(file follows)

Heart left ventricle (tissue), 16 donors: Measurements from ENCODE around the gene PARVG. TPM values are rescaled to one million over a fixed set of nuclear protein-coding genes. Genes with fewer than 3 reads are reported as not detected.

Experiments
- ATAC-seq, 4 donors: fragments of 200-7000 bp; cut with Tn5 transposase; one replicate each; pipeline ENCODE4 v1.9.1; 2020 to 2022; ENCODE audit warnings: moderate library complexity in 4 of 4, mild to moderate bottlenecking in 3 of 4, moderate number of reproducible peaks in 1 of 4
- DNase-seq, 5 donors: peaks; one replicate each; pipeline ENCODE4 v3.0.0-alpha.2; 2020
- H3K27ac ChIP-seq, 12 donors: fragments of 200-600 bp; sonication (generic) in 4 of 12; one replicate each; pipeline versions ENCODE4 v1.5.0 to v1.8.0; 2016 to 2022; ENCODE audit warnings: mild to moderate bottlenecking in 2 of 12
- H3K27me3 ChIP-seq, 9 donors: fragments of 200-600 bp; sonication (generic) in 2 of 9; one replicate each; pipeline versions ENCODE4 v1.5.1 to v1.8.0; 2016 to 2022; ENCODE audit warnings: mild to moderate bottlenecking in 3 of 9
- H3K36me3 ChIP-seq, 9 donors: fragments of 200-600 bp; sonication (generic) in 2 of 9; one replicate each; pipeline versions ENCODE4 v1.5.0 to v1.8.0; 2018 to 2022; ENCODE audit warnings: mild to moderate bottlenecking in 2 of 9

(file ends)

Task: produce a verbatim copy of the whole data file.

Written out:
Heart left ventricle (tissue), 16 donors: Measurements from ENCODE around the gene PARVG. TPM values are rescaled to one million over a fixed set of nuclear protein-coding genes. Genes with fewer than 3 reads are reported as not detected.

Experiments
- ATAC-seq, 4 donors: fragments of 200-7000 bp; cut with Tn5 transposase; one replicate each; pipeline ENCODE4 v1.9.1; 2020 to 2022; ENCODE audit warnings: moderate library complexity in 4 of 4, mild to moderate bottlenecking in 3 of 4, moderate number of reproducible peaks in 1 of 4
- DNase-seq, 5 donors: peaks; one replicate each; pipeline ENCODE4 v3.0.0-alpha.2; 2020
- H3K27ac ChIP-seq, 12 donors: fragments of 200-600 bp; sonication (generic) in 4 of 12; one replicate each; pipeline versions ENCODE4 v1.5.0 to v1.8.0; 2016 to 2022; ENCODE audit warnings: mild to moderate bottlenecking in 2 of 12
- H3K27me3 ChIP-seq, 9 donors: fragments of 200-600 bp; sonication (generic) in 2 of 9; one replicate each; pipeline versions ENCODE4 v1.5.1 to v1.8.0; 2016 to 2022; ENCODE audit warnings: mild to moderate bottlenecking in 3 of 9
- H3K36me3 ChIP-seq, 9 donors: fragments of 200-600 bp; sonication (generic) in 2 of 9; one replicate each; pipeline versions ENCODE4 v1.5.0 to v1.8.0; 2018 to 2022; ENCODE audit warnings: mild to moderate bottlenecking in 2 of 9